Natural Law, Tao, Dharma & Logos


#1

Are these the same thing?

Not that Taoism is the same thing as Greek philosophy or Christianity as Bhuddhism but can this sense of a natural ordered way or law of the universe be compared & contrasted among these so different world views?


#2

[quote="Michael_Mayo, post:1, topic:296360"]
Are these the same thing?

Not that Taoism is the same thing as Greek philosophy or Christianity as Bhuddhism but can this sense of a natural ordered way or law of the universe be compared & contrasted among these so different world views?

[/quote]

Well Michele Ruggieri tried to introduce Catholicism to the Chinese masses by explaining the Logos through the Tao present in Chinese thought (in Buddhism and Taoism)


#3

[quote="Michael_Mayo, post:1, topic:296360"]
Are these the same thing?

Not that Taoism is the same thing as Greek philosophy or Christianity as Bhuddhism but can this sense of a natural ordered way or law of the universe be compared & contrasted among these so different world views?

[/quote]

In simple terms as abstract principles, yes, all can refer to the existence of a system of coherence within reality. However, individual expressions of the details of such principles diverge pretty rapidly. Why?


#4

How did she do?

[quote=Mystophilus]Why?
[/quote]

I heard that the Chinese translate Gospel John 1:1 thus:
“In the beginning was the Tao, and the Tao was with God, and the Tao was God.”

So I was curious about the relationship of the concepts.


#5

[quote="Michael_Mayo, post:4, topic:296360"]
How did she do?

I heard that the Chinese translate Gospel John 1:1 thus:
“In the beginning was the Tao, and the Tao was with God, and the Tao was God.”

So I was curious about the relationship of the concepts.

[/quote]

Well, HE, got into a fight with Matteo Ricci and the Chinese Rites Controversy screwef up everything


#6

I seem to have taken an interest in Chinese religion. I encounter many college students from China. Matteo Ricci looks like an important figure in the picture.

Ricci’s solution of this problem caused a long and heated controversy in which the Holy See finally decided against him. The discussion also dealt with the use of the Chinese terms T’ien (heaven) and Shang-ti (Sovereign Lord) to designate God; here also the custom established by Father Ricci had to be corrected…Ricci’s opinion has been adopted and confirmed by illustrious modern Sinologists, amongst whom it suffices to mention James Legge (“The Notions of the Chinese concerning God and Spirits”, 1852; “A Letter to Prof. Max Muller chiefly on the Translation of the Chinese terms Ti and Chang-ti”, 1880).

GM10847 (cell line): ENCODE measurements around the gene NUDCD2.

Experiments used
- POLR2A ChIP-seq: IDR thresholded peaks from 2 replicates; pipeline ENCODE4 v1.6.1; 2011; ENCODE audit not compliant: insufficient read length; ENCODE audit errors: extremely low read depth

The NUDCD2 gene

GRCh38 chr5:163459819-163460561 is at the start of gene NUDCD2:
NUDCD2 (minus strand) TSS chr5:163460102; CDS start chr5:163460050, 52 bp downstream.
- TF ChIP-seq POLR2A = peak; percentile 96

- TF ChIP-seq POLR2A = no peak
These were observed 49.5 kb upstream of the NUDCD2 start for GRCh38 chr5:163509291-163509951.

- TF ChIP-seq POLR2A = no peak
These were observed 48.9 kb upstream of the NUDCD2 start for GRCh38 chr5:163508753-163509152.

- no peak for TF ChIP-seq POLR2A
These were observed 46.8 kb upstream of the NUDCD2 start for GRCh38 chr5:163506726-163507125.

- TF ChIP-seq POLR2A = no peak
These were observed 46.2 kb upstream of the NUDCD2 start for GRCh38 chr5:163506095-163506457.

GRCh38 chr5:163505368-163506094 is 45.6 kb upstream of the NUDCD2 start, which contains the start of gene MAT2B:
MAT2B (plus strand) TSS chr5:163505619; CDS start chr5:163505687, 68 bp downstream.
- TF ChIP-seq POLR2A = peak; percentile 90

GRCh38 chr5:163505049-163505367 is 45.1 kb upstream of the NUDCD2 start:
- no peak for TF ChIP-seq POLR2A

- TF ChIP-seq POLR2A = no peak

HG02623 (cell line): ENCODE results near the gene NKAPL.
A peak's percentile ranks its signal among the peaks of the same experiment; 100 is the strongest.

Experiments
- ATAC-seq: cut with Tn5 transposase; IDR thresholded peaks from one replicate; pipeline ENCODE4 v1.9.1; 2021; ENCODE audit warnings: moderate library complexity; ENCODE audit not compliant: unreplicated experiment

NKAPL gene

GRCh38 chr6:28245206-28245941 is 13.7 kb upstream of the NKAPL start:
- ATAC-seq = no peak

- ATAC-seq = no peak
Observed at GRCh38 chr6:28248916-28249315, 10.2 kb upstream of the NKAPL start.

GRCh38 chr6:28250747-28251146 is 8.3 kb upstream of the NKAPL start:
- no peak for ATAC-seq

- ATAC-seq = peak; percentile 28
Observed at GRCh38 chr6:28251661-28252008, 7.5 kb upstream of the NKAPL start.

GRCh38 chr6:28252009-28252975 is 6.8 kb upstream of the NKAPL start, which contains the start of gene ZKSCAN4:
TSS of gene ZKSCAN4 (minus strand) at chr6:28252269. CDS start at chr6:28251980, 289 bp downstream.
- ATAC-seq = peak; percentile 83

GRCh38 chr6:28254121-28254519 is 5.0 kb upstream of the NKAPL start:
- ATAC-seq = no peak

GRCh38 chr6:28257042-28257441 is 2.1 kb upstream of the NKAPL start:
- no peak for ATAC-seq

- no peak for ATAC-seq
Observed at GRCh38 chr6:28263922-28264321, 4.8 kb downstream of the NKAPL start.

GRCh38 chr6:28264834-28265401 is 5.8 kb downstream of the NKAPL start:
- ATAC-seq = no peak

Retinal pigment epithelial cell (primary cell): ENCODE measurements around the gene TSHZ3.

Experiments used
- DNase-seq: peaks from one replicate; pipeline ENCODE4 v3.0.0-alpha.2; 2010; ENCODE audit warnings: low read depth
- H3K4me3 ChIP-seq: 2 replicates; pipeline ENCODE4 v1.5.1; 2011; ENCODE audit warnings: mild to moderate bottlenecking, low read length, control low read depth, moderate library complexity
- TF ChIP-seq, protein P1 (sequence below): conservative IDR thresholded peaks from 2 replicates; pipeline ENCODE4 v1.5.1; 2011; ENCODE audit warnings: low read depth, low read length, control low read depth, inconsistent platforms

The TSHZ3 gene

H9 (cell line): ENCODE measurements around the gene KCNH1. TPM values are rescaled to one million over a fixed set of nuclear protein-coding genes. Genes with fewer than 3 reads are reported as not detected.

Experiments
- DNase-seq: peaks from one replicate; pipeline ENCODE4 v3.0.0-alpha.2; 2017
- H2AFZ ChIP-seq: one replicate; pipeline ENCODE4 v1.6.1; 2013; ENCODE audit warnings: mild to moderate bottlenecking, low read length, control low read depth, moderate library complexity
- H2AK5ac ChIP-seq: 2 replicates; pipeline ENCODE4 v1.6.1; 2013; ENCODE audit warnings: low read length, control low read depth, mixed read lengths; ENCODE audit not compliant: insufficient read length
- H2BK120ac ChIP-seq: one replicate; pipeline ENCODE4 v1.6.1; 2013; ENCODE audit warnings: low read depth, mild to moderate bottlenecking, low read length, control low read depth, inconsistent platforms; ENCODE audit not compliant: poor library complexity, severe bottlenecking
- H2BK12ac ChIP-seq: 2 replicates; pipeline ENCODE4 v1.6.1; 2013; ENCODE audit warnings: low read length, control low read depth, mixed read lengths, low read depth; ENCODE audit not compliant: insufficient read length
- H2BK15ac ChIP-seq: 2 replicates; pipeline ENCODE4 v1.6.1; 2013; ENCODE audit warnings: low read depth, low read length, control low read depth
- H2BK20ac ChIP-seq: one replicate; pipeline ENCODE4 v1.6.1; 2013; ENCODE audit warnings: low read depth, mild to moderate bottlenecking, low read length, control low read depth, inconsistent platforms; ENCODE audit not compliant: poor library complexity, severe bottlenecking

#7

I have a Chinese Bible which uses 道, “Dào” (or “Tao” in the Wade-Giles romanisation), for Λογος in Jn 1:1.

The relationship of the concepts is tricky, not least because Lao-zi’s representation of the Dao is not identical to Zhuang-zi’s. The Dao de Jing (traditionally authored by Lao-zi) describes the Dao in some terms very reminiscent of apophatic mystics’ descriptions of God, but then it also describes the Dao as a non-sentient operating principle. While 道 is a fairly reasonable rendering of λογος, it is rather less useful for God, because of the differences between the Chinese usage of 道 and the Greek usage of λογος.


#8

[quote="Michael_Mayo, post:6, topic:296360"]
I seem to have taken an interest in Chinese religion. I encounter many college students from China. Matteo Ricci looks like an important figure in the picture.

Ricci's solution of this problem caused a long and heated controversy in which the Holy See finally decided against him. The discussion also dealt with the use of the Chinese terms T'ien (heaven) and Shang-ti (Sovereign Lord) to designate God; here also the custom established by Father Ricci had to be corrected.....Ricci's opinion has been adopted and confirmed by illustrious modern Sinologists, amongst whom it suffices to mention James Legge ("The Notions of the Chinese concerning God and Spirits", 1852; "A Letter to Prof. Max Muller chiefly on the Translation of the Chinese terms Ti and Chang-ti", 1880).

[/quote]

Confucianism would have been the better philosophy to replace, Catholicism could become fully integrated and changed minimal things, indeed the concept of the Mandate of Heaven would be largely unaltered (it's very similar to Cardinal Bellarmine's writing).


#9

You two, Dakota and Mystophilus, seem to have already had some interest in Chinese Christianity. I am currently reading the I Ching, Kua by Kua, with 5 different translations. I am not interested in the divination but I am interested in the symbolism and history. At some point I guess I also hope to better understand why it has such a high reputation as wisdom liturature. Been there?


#10

[quote="Michael_Mayo, post:9, topic:296360"]
You two, Dakota and Mystophilus, seem to have already had some interest in Chinese Christianity. I am currently reading the I Ching, Kua by Kua, with 5 different translations. I am not interested in the divination but I am interested in the symbolism and history. At some point I guess I also hope to better understand why it has such a high reputation as wisdom liturature. Been there?

[/quote]

Never heard of that book, I suppose the trigrams are where one should start


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